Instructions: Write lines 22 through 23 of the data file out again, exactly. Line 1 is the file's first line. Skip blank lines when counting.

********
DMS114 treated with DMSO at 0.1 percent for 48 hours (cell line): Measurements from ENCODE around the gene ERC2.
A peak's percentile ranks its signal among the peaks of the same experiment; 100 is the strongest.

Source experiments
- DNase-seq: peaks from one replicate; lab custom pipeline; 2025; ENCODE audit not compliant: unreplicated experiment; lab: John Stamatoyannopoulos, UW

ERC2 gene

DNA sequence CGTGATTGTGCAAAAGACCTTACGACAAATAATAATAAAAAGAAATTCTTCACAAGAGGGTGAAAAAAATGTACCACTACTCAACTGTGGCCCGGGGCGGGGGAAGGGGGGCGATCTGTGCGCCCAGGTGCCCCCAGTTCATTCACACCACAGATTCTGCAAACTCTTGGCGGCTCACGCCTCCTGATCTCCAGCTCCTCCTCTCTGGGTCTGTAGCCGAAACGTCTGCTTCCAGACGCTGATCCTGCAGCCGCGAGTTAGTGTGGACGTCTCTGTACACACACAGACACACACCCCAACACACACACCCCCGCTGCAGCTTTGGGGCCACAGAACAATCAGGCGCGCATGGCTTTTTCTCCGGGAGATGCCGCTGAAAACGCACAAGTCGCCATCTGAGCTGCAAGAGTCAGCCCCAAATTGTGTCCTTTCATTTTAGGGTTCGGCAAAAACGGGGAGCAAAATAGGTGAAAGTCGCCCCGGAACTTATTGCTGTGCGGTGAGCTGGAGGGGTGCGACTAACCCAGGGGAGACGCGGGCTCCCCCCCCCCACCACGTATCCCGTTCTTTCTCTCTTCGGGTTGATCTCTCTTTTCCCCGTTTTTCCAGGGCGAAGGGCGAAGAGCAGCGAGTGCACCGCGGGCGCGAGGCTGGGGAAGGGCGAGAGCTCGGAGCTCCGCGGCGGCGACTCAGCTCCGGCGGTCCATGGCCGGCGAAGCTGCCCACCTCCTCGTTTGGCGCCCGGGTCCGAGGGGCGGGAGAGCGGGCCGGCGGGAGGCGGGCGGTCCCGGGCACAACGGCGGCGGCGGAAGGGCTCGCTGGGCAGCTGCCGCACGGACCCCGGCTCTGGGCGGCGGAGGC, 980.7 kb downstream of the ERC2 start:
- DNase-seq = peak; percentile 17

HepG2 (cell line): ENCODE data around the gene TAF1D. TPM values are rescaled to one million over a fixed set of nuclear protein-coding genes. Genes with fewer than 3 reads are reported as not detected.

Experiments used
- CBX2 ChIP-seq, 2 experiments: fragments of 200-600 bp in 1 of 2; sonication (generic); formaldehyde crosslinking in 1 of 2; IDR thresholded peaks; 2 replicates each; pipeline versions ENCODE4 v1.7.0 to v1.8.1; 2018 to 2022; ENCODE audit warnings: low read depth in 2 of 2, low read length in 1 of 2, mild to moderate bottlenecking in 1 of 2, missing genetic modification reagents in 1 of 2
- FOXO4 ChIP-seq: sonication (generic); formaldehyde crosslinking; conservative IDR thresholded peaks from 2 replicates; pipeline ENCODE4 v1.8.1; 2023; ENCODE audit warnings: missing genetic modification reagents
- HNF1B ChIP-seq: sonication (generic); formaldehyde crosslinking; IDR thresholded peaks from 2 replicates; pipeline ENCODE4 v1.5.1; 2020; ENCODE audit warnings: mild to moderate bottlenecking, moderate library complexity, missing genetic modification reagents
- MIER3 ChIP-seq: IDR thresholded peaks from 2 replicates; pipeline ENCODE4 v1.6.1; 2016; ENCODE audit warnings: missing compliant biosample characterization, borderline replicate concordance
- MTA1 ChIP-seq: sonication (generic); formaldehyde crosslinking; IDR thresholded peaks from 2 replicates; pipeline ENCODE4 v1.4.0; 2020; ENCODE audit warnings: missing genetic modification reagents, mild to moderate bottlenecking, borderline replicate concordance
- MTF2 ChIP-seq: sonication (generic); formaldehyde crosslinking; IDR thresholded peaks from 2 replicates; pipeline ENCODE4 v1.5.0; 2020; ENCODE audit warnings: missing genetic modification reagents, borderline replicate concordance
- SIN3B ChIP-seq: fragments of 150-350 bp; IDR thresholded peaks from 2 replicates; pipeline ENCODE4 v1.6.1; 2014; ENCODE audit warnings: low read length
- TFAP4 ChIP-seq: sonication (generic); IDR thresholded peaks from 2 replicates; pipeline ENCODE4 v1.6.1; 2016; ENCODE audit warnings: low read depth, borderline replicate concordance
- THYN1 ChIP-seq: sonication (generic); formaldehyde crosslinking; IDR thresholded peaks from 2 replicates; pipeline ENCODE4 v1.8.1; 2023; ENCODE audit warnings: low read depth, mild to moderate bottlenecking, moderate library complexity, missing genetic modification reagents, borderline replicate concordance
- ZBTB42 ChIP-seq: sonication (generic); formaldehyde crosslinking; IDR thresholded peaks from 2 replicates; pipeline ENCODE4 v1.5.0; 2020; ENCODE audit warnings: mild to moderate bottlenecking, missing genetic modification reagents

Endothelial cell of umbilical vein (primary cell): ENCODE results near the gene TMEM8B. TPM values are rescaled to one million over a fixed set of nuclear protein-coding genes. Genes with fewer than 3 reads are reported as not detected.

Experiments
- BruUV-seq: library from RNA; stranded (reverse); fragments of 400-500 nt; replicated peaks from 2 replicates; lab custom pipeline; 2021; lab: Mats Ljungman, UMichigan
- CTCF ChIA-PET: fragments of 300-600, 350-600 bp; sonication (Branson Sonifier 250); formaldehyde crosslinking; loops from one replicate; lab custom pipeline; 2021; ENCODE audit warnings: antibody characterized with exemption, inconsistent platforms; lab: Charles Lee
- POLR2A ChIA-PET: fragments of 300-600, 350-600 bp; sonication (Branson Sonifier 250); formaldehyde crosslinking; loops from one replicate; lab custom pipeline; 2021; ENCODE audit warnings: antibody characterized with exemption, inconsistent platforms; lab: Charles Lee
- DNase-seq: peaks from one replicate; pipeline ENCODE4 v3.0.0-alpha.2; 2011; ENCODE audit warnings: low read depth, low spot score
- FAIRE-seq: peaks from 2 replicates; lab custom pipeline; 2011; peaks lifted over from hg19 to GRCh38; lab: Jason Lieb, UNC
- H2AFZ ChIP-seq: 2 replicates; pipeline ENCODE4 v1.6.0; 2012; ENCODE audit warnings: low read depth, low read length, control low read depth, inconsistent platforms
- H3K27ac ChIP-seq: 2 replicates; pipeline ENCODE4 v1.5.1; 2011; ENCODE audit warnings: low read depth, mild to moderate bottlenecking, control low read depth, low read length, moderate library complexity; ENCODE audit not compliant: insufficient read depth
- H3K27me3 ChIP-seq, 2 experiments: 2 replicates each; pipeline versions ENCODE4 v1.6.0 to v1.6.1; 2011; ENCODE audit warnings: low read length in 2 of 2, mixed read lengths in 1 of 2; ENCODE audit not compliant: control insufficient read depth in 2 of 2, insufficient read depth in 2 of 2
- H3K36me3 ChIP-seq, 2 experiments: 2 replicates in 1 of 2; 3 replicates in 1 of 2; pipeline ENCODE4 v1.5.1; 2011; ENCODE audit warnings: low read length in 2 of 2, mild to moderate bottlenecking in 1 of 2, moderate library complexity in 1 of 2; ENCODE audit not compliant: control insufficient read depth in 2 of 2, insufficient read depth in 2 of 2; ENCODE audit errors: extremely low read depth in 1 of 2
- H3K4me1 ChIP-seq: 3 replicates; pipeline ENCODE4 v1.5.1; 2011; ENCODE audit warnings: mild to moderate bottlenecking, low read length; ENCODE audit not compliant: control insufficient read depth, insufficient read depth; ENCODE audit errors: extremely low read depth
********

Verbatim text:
- BruUV-seq: library from RNA; stranded (reverse); fragments of 400-500 nt; replicated peaks from 2 replicates; lab custom pipeline; 2021; lab: Mats Ljungman, UMichigan
- CTCF ChIA-PET: fragments of 300-600, 350-600 bp; sonication (Branson Sonifier 250); formaldehyde crosslinking; loops from one replicate; lab custom pipeline; 2021; ENCODE audit warnings: antibody characterized with exemption, inconsistent platforms; lab: Charles Lee